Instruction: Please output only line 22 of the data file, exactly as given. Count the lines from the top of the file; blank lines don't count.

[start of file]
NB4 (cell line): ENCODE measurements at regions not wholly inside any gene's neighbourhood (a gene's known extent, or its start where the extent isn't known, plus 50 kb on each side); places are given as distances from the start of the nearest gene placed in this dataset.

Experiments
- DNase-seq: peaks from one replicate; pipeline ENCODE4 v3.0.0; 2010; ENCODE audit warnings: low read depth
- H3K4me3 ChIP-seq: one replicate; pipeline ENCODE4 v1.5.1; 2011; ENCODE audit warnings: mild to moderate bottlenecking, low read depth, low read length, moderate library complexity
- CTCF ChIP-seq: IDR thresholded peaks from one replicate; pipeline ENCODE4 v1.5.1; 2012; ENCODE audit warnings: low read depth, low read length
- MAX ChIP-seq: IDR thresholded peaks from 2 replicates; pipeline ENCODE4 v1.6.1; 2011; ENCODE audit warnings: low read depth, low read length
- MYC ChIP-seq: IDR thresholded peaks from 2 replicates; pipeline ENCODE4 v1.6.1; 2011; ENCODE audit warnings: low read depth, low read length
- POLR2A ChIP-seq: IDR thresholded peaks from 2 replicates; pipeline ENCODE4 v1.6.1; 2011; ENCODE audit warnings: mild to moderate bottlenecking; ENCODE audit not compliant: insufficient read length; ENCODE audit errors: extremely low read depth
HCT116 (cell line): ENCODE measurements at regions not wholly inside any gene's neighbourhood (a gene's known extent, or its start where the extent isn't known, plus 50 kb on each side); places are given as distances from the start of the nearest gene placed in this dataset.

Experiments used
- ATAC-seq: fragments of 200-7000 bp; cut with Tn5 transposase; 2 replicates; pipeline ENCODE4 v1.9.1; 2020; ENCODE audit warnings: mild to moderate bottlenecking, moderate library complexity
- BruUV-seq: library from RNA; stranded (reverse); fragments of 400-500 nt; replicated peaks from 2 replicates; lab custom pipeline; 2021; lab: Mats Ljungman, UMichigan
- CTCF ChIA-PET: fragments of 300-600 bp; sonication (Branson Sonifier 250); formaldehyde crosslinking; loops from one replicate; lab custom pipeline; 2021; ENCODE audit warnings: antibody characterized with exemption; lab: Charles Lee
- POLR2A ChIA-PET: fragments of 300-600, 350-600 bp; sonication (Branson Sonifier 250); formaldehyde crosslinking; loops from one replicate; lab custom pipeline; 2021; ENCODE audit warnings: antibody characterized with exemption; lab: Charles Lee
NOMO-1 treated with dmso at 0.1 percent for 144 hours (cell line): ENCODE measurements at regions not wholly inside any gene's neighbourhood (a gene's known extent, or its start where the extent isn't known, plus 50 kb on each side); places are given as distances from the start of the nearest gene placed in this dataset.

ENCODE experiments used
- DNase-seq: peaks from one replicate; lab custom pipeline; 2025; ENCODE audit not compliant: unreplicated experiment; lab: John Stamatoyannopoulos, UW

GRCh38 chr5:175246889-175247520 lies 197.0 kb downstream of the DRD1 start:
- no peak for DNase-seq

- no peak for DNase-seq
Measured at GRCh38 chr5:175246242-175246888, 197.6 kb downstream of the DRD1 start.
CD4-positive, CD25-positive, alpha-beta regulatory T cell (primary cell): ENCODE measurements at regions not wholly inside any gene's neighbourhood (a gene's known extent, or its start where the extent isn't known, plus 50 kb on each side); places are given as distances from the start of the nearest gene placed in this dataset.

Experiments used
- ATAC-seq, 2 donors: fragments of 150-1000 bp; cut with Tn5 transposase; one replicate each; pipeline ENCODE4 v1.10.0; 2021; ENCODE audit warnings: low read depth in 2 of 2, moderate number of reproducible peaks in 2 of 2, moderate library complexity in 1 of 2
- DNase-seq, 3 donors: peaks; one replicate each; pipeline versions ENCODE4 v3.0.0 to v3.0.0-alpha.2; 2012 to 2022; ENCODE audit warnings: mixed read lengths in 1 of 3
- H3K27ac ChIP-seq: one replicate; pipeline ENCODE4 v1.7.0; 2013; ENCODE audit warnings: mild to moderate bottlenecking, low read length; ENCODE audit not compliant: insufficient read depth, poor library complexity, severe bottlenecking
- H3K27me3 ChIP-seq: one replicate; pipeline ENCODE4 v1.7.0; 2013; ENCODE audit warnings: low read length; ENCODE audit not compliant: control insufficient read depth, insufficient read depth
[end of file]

CD4-positive, CD25-positive, alpha-beta regulatory T cell (primary cell): ENCODE measurements at regions not wholly inside any gene's neighbourhood (a gene's known extent, or its start where the extent isn't known, plus 50 kb on each side); places are given as distances from the start of the nearest gene placed in this dataset.